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What is Awaab’s Law and how did the death of the two-year old reopen the discussion about the public housing sector?

On Thursday the 9th of February 2023, Secretary of State for Levelling Up, Housing and Communities, Michael Gove, announced amendments to the Social Housing Regulation Bill. The amendments are called Awaab’s Law, named after Awaab Ishak, who died in December 2020 due to poor housing conditions. This amendment aims to confront the issue of poor housing by recognising the mistakes made by Awaab’s death.

Mold on a wall

Michael Gove has supported making social housing safer and warmer; however, reports of social housing falling below the required standards still make their way to the headlines and across social media. Housing campaigner, Kwajo Tweneboa, brings awareness to poor quality of housing across the UK on social media. His campaigning has allowed him to speak on large platforms such as Good Morning Britain and become involved in meetings with politicians and housing directors.

Awaab was born in 2018 in Rochdale, Greater Manchester, to two Sudanese immigrants who migrated to the UK in 2016 and 2017. The family lived in a one-bedroom flat in the Ilminster Block on Rochdale’s Freehold Estate. Initial complaints about the (ultimately) fatal mould were reported to Rochdale Boroughwide Housing (RBH) by Awaab’s father, Faisal Abdullah, in 2017. Abdullah was told to paint over the mould, which he had done several times, but this had failed to prevent the mould from growing.

Around July 2020 a Health Visitor saw the mould personally and wrote to the RBH housing offices, highlighting that high levels of mould could have a detrimental effect on the family’s health, especially on Awaab, due to his age. The letter suggested the family be rehoused.  Unfortunately, there was no reply.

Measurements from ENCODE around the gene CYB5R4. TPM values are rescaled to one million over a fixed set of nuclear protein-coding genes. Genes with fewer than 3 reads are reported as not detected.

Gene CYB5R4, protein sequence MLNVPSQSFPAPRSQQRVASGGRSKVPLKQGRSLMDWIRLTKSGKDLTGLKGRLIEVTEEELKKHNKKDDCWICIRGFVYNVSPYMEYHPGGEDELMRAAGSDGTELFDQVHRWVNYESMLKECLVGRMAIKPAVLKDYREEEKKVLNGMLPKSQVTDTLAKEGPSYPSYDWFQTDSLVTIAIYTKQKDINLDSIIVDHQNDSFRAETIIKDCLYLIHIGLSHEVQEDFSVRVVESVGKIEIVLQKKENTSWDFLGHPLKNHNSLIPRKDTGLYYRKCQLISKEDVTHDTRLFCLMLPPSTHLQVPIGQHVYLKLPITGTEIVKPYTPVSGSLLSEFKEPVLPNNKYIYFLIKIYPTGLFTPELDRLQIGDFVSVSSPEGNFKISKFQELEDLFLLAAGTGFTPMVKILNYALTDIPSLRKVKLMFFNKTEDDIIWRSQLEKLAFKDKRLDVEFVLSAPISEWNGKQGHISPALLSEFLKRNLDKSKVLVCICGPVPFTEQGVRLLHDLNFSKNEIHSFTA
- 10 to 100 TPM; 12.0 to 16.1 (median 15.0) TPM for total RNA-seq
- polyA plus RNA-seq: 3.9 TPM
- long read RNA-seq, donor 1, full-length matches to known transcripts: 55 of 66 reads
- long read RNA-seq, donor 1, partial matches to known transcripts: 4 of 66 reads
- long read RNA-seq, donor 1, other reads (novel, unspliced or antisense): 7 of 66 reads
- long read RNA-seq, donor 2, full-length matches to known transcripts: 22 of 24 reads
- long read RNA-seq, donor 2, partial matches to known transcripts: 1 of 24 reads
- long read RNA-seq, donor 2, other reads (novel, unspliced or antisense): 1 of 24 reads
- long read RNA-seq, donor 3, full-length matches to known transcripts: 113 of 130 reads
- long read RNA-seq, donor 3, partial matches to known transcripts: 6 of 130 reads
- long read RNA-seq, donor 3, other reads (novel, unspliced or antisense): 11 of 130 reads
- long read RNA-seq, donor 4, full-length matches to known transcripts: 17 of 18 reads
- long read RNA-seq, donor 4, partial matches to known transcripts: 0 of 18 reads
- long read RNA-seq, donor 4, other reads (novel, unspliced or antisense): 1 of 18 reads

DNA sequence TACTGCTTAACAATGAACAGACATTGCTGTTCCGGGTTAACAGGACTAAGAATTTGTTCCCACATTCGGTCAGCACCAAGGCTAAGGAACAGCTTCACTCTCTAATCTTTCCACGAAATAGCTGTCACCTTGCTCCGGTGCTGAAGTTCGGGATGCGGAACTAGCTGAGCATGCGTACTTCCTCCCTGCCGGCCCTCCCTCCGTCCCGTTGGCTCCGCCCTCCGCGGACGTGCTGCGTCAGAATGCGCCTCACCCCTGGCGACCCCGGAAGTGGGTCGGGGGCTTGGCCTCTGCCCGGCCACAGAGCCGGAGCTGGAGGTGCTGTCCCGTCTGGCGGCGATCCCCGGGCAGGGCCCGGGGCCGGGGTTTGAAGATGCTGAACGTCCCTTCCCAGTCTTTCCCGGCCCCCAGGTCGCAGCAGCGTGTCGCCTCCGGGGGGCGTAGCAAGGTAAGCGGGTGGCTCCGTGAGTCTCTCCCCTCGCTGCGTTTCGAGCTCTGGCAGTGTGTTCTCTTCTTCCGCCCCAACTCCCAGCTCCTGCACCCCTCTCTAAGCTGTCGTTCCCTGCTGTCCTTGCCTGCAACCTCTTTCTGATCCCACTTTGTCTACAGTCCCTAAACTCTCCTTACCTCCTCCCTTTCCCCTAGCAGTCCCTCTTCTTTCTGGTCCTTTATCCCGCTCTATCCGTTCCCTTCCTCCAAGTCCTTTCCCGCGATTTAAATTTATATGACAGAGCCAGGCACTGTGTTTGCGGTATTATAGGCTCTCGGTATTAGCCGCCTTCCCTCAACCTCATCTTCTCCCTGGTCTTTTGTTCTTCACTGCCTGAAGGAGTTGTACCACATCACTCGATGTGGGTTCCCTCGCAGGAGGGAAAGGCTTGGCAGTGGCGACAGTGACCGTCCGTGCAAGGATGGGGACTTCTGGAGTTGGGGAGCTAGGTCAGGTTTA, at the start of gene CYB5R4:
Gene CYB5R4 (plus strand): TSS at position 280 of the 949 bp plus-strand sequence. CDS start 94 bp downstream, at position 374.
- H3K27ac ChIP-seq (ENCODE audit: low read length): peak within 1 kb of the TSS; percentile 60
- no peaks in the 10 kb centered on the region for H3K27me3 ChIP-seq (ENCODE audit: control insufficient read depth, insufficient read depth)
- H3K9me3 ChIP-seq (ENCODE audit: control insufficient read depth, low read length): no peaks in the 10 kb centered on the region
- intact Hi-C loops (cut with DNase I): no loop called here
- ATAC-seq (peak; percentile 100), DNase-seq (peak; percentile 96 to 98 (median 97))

After living in the property for two years, Awaab Ishak died of a respiratory illness on the 21 December 2020. In November 2022, almost two years after Awaab’s death, the Coroner found that the black mould in the flat, mostly in the bathroom and kitchen, caused the death. 

Awaab’s law will be a part of the Social Housing (Regulation) Bill, which is currently in the process of becoming law. The Bill’s main aims are to introduce a more effective system of regulating social housing set out by the Social Housing White Paper (which was an initial draft of the Bill). Specific aspects of the Bill include:

  • further intervention from regulators when landlords fail to address their tenants' concerns; this includes removing the capped amount a landlord can be fined,
  • the “performance improvement plan”, which highlights the requirement for landlords to create a repair plan if they breach standards, 
  • landlords must also ensure that an assigned individual will address health and safety concerns, and
  • removing the “serious detriment” test means regulators can still be involved in a case, even if the case is not deemed significantly detrimental. 

What Awaab’s law will do specifically is to make sure that reported breaches of housing standards meet strict deadlines. This recognises the fact that Awaab’s flat in Rochdale had been flagged up by surveyors and health professionals several times but was not rectified. Overall, Awaab’s Law will ensure that social housing landlords are held accountable in case of unmet housing standards. Pressure from legislation means landlords can no longer view repairing poor quality housing as an option, but as a legal duty. Crucially, GPs will also play a direct role in reviewing social housing conditions by reporting poor living standards that cause detriment to the health of those living in them, ensuring more of a holistic approach to the problem.

Legislation like the Social Housing Bill protects tenants living in social housing that fall below the required standards. Although this protection could be extended to the private sector to maximise its effectiveness, it establishes that Landlords are to be held accountable so that tragic deaths like Awaab’s will not be repeated.

By Muorada Ibrahim
First Year LLB Law and Politics student at Queen Mary University of London

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